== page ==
PERHAPS ON some occasion when we have some moments to give over, we decide to press a little further into landscape. 

Perhaps we bundle up and sit down into the landform, letting all of our senses be taken. 

Perhaps we stay up a little later and go out into the dark to gaze into the night sky that slo-turns worlds above us.

Perhaps we meander in some very common place, paying special attention to the small details—ants, pebbles, or to the eloquent rivering in the surface of leaves.

Perhaps we go further in our intention, and give up some food.  Perhaps we work muscles that we seldom use. 

Perhaps we lie down on our backs in wild grasses, walled by the tall culms. Disappearing, with the sky overhead opening up.  After a time, perhaps, grasshoppers begin to encircle us, and when we don’t move, the come down and bite us, and our sense of dominance is taken.

Perhaps we lie on our bellies on the front of a sandbar with eyes forward—level with the water—into the down streaming river that is coming toward us.   Our eyes dance with the flow of water and, in the summer, with the arabesques of swallows skimming the surface of the river.

Perhaps we amble about on the river’s edge, with eyes cast down into the cobble cast up by spring floods, looking for a particular stone—perhaps on this day, finding a blackened elk tooth—that seems to call out to us.

Perhaps we gaze into a small fire, its smoke shifting to wash over us as the wind shifts.

In these small things, we find our larger, enduring life, and perhaps sense that we have been spending too much of the currency of our time in routine on the fringe of the aliveness of the Earth.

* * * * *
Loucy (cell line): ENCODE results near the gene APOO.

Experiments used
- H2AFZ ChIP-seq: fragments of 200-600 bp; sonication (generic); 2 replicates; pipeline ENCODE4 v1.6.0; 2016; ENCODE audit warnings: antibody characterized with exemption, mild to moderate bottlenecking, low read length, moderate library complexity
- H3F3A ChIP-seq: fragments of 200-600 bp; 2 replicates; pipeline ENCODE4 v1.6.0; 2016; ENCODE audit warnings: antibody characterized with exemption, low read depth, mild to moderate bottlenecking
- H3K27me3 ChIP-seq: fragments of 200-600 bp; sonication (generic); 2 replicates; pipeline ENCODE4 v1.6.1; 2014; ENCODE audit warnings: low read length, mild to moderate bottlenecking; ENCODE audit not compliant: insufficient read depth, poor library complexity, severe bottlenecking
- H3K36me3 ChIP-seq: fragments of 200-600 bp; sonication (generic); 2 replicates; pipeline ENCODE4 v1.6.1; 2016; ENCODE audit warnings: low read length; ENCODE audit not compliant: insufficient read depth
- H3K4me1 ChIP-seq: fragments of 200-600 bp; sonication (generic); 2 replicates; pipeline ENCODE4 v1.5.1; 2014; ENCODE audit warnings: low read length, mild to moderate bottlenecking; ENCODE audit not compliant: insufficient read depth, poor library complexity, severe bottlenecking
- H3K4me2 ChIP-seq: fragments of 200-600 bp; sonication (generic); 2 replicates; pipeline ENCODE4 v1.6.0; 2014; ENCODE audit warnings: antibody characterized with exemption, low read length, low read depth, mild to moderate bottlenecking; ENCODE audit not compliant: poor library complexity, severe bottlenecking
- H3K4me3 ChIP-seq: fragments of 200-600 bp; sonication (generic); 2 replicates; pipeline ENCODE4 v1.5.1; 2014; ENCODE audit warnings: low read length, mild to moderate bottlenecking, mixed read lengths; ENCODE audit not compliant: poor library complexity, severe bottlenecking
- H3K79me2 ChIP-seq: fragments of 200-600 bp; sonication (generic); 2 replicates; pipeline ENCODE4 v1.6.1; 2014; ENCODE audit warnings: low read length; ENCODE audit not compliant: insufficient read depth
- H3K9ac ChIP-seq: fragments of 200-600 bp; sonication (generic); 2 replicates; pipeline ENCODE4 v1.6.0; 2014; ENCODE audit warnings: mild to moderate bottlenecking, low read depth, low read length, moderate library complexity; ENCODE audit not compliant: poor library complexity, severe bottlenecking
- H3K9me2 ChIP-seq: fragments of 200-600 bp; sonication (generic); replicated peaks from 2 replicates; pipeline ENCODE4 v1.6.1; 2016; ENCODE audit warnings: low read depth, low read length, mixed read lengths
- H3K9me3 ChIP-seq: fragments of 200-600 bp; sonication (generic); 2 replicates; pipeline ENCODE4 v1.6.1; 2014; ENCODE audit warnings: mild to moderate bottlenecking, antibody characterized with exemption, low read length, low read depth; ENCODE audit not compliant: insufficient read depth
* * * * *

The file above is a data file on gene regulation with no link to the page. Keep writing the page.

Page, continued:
And because of this, despite all the captivation of civility, perhaps we awaken and go farther, becoming shamanic:

Without nourishment
Listen to the wind, to the tree branches, to the birds.
Listen to the little herbs in the under story of the forest and to the ants.

Become a crow
Borrowing its wings and eyes.

Disrupt routine.
Have no explanation.
Apologize to plants.

Speak in the dark to animals.
Go to your heaven.
Sense the terror and wonder of being human.

Saturday, March 10, 2012

Trees In Their Humanness

Copyright Lance Kinseth, 2011

…the fathomless gaze of all animals when they acknowledge us
 as being at one with them.
James Cowan, Letters From A Wild State

THE GAZE OF ANIMALS toward us acknowledges us as other animals rather than as something separate and above.  But when we return the gaze, the humanness, for example, of trees can seem to be such a disparate view for us, as if humanness is ours alone.  A phrase, such as Trees in their humanness [Lisel Mueller, from “Necessities,” Alive Together] may read as an oxymoron, as impossible.

Far more disparate than finding our humanness in trees, going even deeper, there is this very real way that

We walk about in the footsteps of birds. 
We sit down as pools of rain
And we stand up as uncoiling seeds.

There is within you and I this moon. 
There is within us a field of grass in wind. 
There is within us the walking of ants.

There is this way that, for example, we might rationally understand that we have been contrived from stone—star matter.  But going even further, there is more perplexing way in which
All the stones have been us
[W. S. Merwin, from “Eyes of Summer,”
Writings To An Unfinished Accompaniment].